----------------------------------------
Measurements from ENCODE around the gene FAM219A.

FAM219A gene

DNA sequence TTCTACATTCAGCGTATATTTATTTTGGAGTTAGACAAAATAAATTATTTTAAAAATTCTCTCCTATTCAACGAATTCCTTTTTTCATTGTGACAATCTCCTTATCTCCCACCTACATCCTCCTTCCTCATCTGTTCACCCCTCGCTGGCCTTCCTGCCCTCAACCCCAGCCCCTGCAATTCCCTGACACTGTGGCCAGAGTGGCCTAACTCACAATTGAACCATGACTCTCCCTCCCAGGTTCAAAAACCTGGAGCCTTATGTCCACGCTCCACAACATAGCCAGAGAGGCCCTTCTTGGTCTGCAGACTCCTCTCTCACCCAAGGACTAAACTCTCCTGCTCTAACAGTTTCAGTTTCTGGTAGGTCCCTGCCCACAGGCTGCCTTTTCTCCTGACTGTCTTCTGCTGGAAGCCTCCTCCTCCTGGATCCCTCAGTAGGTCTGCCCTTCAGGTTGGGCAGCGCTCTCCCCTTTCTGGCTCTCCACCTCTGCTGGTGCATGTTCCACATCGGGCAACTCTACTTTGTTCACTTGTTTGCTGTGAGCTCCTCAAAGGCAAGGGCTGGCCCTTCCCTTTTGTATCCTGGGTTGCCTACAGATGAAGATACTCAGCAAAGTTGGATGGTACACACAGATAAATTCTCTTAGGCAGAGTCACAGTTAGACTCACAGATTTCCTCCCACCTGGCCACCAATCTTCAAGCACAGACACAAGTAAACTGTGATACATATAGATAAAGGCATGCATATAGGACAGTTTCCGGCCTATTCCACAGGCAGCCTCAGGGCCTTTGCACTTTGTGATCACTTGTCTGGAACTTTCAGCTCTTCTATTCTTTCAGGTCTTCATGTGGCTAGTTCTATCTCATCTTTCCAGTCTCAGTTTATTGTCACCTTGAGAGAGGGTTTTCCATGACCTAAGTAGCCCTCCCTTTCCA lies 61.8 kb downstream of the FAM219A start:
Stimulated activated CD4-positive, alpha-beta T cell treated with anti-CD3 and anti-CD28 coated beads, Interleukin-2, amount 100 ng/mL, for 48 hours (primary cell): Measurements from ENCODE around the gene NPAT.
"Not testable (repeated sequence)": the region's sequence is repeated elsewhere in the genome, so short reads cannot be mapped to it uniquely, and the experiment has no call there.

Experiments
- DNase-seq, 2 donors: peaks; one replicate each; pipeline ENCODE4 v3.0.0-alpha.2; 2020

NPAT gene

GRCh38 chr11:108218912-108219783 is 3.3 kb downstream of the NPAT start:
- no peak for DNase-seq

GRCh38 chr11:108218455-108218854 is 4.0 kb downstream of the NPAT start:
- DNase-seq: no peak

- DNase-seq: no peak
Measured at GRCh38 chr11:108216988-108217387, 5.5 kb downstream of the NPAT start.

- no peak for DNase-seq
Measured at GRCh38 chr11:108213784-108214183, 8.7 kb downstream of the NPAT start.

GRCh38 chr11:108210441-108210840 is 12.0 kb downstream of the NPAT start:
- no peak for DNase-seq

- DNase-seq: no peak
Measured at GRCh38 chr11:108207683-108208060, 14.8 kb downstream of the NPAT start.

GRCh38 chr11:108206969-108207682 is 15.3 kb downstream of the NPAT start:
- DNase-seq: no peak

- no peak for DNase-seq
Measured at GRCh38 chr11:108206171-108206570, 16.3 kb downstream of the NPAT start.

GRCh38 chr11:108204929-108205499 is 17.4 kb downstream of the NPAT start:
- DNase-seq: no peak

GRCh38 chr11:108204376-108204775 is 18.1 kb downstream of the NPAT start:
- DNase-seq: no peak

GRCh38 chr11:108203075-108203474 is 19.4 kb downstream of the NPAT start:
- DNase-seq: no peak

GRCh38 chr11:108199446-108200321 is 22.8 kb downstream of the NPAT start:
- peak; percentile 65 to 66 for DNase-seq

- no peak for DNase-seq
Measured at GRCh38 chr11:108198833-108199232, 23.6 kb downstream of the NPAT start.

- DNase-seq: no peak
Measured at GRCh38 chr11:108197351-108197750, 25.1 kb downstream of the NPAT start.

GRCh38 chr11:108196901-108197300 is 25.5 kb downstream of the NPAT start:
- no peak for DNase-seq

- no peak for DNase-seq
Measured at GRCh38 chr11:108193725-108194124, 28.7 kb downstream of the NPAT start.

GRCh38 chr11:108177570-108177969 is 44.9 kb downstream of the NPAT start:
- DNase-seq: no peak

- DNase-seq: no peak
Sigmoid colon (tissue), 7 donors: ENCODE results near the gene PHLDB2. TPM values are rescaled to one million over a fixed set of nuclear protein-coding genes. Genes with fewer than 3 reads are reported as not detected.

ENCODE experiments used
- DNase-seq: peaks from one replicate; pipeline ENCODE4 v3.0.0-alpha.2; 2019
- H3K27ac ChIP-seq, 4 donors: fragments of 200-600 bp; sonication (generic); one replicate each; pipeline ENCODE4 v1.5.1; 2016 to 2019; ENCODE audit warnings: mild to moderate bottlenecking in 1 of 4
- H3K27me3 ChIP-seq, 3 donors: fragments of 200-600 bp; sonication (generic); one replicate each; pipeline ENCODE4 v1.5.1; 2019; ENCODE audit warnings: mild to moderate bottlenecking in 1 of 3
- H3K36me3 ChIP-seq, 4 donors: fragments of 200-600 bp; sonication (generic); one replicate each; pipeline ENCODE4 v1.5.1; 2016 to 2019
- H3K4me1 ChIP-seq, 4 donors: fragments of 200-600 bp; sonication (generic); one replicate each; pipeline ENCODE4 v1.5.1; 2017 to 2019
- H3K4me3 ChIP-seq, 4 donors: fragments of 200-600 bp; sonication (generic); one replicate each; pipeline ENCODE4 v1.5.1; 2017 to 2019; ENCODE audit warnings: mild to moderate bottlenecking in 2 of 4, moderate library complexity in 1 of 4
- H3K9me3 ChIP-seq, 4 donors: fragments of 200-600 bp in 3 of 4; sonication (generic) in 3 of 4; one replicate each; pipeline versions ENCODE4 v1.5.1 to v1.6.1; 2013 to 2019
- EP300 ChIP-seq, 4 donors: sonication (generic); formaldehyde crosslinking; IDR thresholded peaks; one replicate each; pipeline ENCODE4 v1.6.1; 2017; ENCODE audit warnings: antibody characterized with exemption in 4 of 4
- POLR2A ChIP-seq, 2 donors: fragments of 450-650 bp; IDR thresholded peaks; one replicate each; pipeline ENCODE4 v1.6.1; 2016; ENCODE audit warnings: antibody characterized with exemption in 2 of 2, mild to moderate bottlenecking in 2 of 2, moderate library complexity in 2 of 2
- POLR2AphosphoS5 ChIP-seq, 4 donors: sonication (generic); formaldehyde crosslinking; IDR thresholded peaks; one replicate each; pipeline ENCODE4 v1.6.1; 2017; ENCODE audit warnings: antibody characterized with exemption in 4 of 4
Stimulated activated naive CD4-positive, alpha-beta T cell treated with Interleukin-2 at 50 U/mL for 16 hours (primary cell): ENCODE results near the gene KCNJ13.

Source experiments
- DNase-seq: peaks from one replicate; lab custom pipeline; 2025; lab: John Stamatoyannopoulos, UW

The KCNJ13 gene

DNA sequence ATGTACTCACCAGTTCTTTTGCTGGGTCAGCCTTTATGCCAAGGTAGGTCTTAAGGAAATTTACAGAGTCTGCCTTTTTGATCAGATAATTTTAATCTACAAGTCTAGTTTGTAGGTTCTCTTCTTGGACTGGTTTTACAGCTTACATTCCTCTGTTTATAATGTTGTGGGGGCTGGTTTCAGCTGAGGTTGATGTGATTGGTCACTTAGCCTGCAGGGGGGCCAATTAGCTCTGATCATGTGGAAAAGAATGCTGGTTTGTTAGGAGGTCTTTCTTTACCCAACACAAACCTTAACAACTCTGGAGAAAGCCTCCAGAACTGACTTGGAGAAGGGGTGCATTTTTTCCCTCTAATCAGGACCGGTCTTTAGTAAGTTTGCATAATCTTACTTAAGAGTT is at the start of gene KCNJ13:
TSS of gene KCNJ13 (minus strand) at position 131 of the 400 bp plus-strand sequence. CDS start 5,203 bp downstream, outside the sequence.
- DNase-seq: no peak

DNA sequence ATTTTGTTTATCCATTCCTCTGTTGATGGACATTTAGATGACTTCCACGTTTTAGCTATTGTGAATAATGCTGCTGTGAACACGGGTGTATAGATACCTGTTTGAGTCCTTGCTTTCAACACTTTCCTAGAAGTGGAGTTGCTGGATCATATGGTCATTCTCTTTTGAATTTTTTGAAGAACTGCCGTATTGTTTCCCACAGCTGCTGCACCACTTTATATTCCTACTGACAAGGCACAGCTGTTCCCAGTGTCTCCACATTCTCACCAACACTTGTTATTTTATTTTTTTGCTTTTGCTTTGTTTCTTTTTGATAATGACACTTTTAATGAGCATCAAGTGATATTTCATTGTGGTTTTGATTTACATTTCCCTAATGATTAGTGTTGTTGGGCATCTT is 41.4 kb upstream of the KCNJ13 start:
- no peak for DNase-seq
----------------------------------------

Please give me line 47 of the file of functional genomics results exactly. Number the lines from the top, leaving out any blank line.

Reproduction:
- H3K27ac ChIP-seq, 4 donors: fragments of 200-600 bp; sonication (generic); one replicate each; pipeline ENCODE4 v1.5.1; 2016 to 2019; ENCODE audit warnings: mild to moderate bottlenecking in 1 of 4